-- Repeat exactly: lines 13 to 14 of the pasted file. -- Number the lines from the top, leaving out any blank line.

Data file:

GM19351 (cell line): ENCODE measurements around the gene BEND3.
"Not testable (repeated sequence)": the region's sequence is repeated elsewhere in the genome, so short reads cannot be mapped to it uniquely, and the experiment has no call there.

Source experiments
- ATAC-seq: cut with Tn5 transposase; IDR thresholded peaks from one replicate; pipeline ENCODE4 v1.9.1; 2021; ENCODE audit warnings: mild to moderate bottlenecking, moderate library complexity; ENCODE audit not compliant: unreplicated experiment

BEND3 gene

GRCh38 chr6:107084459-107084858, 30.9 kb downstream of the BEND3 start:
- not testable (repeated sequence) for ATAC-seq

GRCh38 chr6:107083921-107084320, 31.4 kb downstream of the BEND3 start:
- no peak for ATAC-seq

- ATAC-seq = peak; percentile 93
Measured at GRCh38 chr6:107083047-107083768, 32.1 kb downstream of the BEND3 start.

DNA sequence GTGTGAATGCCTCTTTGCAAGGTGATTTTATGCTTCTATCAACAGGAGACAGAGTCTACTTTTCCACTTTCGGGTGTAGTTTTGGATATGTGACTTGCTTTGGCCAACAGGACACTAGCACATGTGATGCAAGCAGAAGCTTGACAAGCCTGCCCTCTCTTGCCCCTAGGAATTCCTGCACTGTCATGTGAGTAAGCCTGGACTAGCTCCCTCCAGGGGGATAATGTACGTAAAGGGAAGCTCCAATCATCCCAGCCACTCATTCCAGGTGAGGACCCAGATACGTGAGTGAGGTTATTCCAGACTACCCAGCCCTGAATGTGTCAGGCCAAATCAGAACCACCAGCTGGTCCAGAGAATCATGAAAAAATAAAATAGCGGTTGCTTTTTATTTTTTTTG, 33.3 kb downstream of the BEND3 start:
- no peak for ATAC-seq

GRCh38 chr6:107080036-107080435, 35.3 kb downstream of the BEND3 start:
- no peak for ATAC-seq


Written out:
- no peak for ATAC-seq

GRCh38 chr6:107080036-107080435, 35.3 kb downstream of the BEND3 start: